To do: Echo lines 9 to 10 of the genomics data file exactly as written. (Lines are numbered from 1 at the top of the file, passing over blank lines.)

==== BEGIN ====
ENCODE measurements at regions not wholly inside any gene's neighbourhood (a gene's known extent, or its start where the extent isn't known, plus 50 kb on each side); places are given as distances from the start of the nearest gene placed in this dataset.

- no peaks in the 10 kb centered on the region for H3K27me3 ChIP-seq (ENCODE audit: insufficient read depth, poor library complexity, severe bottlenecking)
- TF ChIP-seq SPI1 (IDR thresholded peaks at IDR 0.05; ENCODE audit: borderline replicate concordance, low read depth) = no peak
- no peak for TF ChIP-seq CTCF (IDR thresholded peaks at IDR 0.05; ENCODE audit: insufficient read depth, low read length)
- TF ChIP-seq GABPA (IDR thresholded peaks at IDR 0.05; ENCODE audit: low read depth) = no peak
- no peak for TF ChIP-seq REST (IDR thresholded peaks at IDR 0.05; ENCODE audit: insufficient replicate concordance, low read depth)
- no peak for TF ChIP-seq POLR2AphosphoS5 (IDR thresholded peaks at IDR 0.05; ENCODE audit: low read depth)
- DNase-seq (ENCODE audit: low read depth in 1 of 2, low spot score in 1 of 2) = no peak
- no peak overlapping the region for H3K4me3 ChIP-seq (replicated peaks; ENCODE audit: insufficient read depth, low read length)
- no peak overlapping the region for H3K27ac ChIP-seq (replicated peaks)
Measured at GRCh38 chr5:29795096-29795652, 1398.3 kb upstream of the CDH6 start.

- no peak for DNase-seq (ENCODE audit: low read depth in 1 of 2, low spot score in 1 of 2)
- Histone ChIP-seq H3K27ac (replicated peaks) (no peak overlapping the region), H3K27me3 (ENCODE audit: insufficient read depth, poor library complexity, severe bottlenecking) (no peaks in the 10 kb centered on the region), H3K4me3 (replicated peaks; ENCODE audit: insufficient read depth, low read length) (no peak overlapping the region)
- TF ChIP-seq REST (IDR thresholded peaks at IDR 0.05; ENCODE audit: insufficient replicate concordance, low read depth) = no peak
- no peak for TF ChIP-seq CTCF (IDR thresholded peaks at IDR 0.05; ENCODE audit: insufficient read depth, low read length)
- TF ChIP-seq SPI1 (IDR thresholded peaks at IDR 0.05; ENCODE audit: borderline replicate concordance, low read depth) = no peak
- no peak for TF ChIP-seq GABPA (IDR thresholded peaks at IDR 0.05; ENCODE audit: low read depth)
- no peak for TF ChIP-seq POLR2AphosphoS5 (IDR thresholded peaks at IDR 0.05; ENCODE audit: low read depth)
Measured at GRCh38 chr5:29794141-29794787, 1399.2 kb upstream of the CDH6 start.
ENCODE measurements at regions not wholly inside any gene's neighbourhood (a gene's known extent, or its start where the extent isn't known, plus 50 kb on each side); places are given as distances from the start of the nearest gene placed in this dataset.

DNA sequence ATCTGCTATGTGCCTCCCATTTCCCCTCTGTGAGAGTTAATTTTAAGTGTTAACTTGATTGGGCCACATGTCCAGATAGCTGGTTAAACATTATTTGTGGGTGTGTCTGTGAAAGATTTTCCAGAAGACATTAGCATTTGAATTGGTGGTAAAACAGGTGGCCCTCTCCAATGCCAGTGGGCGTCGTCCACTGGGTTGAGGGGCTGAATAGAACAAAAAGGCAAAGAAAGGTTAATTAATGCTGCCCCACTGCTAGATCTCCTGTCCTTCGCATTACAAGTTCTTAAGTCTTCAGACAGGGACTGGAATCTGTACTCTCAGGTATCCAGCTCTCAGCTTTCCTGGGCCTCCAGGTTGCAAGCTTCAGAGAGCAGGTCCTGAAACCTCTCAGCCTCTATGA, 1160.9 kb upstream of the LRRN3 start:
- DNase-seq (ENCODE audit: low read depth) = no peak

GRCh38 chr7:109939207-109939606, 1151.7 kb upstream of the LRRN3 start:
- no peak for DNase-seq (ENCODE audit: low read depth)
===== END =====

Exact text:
- no peak overlapping the region for H3K4me3 ChIP-seq (replicated peaks; ENCODE audit: insufficient read depth, low read length)
- no peak overlapping the region for H3K27ac ChIP-seq (replicated peaks)